In science the only confirmation that matters is whether you will proceed

(written by lawrence krubner, however indented passages are often quotes). You can contact lawrence at:


Except sometimes it is. Rationalism guided Einstein toward his theory of relativity, which he believed in wholeheartedly on rational grounds before it was ever tested. “I hold it true that pure thought can grasp reality, as the ancients dreamed,” Einstein said in 1933, years after his theory had been confirmed by observations of starlight bending around the sun.

The question for the philosophers is: Without experiments, is there any way to distinguish between the non-empirical virtues of vortex theory and those of Einstein’s theory? Can we ever really trust a theory on non-empirical grounds?

In discussions on the third afternoon of the workshop, the LMU philosopher Radin Dardashti asserted that Dawid’s philosophy specifically aims to pinpoint which non-empirical arguments should carry weight, allowing scientists to “make an assessment that is not based on simplicity, which is not based on beauty.” Dawidian assessment is meant to be more objective than these measures, Dardashti explained — and more revealing of a theory’s true promise.

Gross said Dawid has “described beautifully” the strategies physicists use “to gain confidence in a speculation, a new idea, a new theory.”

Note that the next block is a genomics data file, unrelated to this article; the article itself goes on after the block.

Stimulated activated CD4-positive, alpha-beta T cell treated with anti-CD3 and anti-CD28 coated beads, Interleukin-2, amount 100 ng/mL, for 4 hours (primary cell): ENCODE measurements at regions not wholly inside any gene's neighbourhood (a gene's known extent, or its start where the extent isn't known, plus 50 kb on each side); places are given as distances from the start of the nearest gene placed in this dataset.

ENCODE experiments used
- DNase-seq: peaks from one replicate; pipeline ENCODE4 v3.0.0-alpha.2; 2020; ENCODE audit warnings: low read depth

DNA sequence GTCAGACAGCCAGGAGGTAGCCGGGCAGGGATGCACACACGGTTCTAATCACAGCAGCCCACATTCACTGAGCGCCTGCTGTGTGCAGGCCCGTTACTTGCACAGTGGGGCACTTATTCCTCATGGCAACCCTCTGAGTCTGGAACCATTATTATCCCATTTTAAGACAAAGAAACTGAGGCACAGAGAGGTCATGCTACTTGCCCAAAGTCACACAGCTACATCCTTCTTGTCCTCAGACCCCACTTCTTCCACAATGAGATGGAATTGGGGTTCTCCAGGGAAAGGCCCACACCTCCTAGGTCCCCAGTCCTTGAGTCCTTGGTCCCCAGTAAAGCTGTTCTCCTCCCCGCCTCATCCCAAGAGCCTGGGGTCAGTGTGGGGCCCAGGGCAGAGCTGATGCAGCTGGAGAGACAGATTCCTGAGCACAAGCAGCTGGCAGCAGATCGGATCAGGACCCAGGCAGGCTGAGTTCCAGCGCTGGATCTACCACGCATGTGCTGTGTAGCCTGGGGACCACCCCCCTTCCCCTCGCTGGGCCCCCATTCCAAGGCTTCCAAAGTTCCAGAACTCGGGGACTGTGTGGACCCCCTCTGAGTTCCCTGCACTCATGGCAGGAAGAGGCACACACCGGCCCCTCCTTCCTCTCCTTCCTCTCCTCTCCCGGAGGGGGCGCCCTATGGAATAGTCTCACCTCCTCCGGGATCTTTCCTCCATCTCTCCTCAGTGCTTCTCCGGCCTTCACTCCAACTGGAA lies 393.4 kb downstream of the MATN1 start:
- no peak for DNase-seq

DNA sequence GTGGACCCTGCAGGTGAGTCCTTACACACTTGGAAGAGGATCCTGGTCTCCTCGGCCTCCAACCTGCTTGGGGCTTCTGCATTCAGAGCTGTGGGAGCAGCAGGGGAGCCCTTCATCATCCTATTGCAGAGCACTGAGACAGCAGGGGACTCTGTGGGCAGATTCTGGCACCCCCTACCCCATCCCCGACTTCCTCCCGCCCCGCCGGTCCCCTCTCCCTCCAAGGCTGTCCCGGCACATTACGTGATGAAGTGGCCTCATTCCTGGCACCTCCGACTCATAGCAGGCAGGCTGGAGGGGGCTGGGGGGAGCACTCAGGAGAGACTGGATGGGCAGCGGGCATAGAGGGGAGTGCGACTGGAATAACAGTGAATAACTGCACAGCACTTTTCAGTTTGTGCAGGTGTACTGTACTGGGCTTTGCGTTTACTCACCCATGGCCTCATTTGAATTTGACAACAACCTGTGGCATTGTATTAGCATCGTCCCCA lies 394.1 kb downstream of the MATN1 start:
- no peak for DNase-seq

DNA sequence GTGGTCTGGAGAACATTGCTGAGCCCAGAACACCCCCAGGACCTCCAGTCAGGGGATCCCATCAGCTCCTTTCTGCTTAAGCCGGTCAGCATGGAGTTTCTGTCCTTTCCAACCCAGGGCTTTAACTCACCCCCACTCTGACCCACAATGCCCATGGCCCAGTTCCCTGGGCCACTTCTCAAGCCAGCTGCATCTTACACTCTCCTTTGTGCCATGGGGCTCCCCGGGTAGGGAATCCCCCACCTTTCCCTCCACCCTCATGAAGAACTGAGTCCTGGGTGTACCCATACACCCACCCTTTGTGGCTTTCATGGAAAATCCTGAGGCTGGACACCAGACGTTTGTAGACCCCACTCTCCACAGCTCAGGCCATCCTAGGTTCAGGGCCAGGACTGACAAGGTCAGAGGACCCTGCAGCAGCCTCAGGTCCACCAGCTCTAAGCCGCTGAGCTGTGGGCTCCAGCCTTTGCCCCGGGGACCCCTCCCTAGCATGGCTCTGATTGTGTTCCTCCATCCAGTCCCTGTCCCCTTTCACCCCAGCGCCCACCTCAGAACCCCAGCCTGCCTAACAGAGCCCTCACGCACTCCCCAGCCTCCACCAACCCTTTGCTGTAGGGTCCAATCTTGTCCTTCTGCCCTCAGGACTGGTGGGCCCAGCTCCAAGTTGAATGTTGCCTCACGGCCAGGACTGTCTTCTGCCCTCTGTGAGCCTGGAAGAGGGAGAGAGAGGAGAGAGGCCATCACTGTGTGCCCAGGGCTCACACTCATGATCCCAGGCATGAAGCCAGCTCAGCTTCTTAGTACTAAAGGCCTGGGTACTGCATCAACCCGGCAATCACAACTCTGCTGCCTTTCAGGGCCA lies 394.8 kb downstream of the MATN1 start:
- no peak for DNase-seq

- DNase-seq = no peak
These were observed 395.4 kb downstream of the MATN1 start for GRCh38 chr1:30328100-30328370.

“You mean confidence that it’s true?” asked Peter Achinstein, an 80-year-old philosopher and historian of science at Johns Hopkins University. “Confidence that it’s useful? confidence that …”

“Let’s give an operational definition of confidence: I will continue to work on it,” Gross said.

“That’s pretty low,” Achinstein said.

“Not for science,” Gross said. “That’s the question that matters.”

Kragh pointed out that even Popper saw value in the kind of thinking that motivates string theorists today. Popper called speculation that did not yield testable predictions “metaphysics,” but he considered such activity worthwhile, since it might become testable in the future. This was true of atomic theory, which many 19th-century physicists feared would never be empirically confirmed. “Popper was not a naive Popperian,” Kragh said. “If a theory is not falsifiable,” Kragh said, channeling Popper, “it should not be given up. We have to wait.”

But several workshop participants raised qualms about Bayesian confirmation theory, and about Dawid’s non-empirical arguments in particular.

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Carlo Rovelli, a proponent of loop quantum gravity (string theory’s rival) who is based at Aix-Marseille University in France, objected that Bayesian confirmation theory does not allow for an important distinction that exists in science between theories that scientists are certain about and those that are still being tested. The Bayesian “confirmation” that atoms exist is essentially 100 percent, as a result of countless experiments. But Rovelli says that the degree of confirmation of atomic theory shouldn’t even be measured in the same units as that of string theory. String theory is not, say, 10 percent as confirmed as atomic theory; the two have different statuses entirely. “The problem with Dawid’s ‘non-empirical confirmation’ is that it muddles the point,” Rovelli said. “And of course some string theorists are happy of muddling it this way, because they can then say that string theory is ‘confirmed,’ equivocating.”